Get Started With Real-Time Ray Tracing


What is ray tracing? Conventional 3D rendering has used a process called rasterization since the 1990’s. Rasterization uses objects created from a mesh of triangles or polygons to represent a 3D model of an object. The rendering pipeline then converts each triangle of the 3D models into pixels on a 2D screen. These pixels may then be further processed or “shaded” before final display on the screen.



Ray tracing, which has long been used for non-real-time rendering, provides realistic lighting by simulating the physical behavior of light. Ray tracing calculates the color of pixels by tracing the path that light would take if it were to travel from the eye of the viewer through the virtual 3D scene. As it traverses the scene, the light may reflect from one object to another (causing reflections), be blocked by objects (causing shadows), or pass through transparent or semi-transparent objects (causing refractions). All of these interactions are combined to produce the final color of a pixel that then displayed on the screen.

While ray tracing has long been "the future" or holy grail of computer rendering, we are now seeing the advent of consumer GPUs which have enough compute capability to do interesting ray tracing workloads in real-time. It is expected that many use cases will employ hybrid renderers which combine rasterization and ray tracing, so tight integration with an existing rendering API is very important. For more information on this topic please see our blog on the left.



Ray Tracing Essentials Video Series


Get inspired by beautiful showcases of ray tracing technology and techniques you can soon master. In this seven-part video series by NVIDIA’s Eric Haines, editor of Ray Tracing Gems, you can learn various terms and concepts used in the field, and see how artists are using ray tracing to create stunning, dramatic visuals.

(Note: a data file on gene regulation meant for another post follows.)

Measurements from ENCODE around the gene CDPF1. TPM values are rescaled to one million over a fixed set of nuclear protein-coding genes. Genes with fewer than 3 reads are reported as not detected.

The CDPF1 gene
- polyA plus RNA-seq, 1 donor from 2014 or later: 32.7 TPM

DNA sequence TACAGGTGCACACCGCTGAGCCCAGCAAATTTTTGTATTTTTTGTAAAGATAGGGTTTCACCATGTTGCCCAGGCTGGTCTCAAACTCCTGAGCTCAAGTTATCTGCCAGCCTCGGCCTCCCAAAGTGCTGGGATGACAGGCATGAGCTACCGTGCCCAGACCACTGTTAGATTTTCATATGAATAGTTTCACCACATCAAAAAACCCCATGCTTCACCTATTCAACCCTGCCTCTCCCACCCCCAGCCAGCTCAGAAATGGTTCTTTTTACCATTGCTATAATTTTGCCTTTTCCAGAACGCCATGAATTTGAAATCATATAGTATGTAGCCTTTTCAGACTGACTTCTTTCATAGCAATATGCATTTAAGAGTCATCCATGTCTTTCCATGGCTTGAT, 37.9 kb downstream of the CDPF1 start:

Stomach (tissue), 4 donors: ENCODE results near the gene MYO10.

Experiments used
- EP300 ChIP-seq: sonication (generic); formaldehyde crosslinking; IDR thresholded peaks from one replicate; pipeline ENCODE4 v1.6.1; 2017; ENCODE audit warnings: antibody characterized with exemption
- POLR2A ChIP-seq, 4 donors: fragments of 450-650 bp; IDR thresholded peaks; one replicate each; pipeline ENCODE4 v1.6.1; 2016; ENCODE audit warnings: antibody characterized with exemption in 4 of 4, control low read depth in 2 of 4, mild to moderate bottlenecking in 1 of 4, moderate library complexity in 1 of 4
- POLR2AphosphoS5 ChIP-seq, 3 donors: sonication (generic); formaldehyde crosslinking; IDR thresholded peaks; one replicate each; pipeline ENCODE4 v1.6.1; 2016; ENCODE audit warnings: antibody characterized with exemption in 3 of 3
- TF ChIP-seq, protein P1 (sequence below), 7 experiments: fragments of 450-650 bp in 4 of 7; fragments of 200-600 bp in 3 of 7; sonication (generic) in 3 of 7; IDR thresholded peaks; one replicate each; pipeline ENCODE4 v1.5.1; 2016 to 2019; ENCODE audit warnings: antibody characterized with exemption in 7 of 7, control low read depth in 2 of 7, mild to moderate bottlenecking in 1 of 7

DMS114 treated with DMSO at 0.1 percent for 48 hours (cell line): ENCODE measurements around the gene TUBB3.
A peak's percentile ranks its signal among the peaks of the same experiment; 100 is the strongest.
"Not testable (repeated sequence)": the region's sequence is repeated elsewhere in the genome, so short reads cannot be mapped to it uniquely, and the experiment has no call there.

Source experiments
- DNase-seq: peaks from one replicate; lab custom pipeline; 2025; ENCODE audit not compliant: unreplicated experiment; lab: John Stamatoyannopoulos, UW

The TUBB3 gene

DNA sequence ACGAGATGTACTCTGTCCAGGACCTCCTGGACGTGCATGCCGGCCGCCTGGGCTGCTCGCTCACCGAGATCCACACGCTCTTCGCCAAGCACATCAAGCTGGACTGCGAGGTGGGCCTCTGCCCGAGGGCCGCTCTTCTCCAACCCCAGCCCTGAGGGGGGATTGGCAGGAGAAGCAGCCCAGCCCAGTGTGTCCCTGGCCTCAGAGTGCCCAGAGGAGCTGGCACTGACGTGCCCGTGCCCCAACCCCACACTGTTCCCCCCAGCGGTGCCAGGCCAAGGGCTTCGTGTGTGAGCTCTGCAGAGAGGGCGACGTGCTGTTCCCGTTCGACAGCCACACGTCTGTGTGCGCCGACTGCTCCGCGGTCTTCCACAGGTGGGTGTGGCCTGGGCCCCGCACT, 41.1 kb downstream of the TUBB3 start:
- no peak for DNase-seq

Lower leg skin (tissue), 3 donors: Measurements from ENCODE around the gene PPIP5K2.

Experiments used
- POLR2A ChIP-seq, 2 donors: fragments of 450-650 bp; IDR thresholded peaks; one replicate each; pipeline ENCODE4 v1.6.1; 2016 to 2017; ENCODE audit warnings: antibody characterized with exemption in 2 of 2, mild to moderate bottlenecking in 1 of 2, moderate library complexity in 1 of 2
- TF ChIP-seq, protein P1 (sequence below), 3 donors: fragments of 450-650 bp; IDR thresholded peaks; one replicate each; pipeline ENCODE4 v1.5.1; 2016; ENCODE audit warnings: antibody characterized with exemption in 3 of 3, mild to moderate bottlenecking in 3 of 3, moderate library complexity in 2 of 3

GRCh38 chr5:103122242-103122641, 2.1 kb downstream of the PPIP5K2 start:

Learn how ray tracing and path tracing enable professionals to create photorealistic graphics.

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Compare and contrast ray tracing with rasterization and see the benefits of each technology.

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Explore the latest progress in making special-purpose hardware that accelerates ray tracing.

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Ray Tracing Webinars


Gain insights into the history of ray tracing, learn key concepts and explore related topics such as denoising.

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Learn how to implement ray tracing in Unreal Engine 4 and explore NVIDIA RTX™ technologies.

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Ray Tracing News


You don’t need specialized hardware to do ray tracing, but you want it. Software-based ray tracing, of course…

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What is ray tracing? Just go to your nearest multiplex, plunk down a twenty and pick up some popcorn…

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Engineers from MachineGames and NVIDIA outline how they used the latest in ray traced…

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When you are creating triangle meshes for ray tracing or reusing meshes that have been…